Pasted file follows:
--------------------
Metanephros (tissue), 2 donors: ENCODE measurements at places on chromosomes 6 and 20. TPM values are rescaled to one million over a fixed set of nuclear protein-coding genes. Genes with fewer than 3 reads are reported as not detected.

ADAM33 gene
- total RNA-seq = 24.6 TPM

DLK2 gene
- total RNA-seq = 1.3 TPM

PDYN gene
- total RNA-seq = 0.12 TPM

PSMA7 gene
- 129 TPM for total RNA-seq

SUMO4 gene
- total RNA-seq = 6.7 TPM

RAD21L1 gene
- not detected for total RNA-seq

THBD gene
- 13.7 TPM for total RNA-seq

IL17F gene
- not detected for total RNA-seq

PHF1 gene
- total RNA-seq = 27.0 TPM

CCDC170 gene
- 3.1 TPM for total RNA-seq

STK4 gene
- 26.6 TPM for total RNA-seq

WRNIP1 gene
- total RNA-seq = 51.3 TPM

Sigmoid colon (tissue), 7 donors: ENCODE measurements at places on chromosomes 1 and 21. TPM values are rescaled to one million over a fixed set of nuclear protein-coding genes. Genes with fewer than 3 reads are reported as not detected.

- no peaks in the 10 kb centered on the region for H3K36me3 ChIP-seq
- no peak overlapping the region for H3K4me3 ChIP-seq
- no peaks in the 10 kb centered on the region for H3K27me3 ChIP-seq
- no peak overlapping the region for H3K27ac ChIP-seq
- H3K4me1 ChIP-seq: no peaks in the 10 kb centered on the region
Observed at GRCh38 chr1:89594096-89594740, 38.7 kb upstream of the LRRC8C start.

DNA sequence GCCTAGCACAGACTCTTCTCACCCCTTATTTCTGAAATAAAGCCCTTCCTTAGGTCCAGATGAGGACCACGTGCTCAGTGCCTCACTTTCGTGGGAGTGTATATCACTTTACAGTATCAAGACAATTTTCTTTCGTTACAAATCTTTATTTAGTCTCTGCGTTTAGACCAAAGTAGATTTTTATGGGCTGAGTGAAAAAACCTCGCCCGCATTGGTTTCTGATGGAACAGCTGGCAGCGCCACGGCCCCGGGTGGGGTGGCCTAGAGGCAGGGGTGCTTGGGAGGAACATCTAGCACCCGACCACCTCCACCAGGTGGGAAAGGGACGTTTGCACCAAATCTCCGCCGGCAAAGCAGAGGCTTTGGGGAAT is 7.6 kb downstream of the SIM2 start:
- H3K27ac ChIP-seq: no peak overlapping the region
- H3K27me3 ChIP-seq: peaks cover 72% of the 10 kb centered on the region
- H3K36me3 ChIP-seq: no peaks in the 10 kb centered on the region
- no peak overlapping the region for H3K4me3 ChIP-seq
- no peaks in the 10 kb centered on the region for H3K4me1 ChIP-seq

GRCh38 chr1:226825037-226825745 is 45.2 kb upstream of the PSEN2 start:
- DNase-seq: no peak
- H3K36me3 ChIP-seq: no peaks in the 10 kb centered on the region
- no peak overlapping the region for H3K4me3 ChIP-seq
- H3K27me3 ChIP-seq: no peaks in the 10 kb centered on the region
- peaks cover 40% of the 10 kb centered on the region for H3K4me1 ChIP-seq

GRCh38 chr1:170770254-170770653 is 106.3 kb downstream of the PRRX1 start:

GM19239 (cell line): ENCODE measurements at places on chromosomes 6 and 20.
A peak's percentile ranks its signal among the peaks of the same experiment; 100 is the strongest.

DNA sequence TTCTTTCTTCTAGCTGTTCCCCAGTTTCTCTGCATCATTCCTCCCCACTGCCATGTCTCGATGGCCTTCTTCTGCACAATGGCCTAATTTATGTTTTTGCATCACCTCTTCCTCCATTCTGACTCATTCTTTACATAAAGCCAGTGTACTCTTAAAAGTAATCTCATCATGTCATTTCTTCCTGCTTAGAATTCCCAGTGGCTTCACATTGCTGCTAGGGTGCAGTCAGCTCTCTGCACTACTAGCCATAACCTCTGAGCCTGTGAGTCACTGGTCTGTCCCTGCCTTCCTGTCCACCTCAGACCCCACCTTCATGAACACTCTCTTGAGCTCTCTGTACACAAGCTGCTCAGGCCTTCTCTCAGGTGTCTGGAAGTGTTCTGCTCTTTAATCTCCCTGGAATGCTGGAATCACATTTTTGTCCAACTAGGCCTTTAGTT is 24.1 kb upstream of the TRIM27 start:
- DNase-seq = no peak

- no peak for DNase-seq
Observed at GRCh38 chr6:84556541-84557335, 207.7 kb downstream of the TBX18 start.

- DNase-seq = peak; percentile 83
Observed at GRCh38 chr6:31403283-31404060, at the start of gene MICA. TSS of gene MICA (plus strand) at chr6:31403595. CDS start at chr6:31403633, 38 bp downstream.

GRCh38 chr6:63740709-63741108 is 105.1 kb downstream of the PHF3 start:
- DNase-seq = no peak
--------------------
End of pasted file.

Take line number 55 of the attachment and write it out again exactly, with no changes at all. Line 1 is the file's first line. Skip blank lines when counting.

- DNase-seq = no peak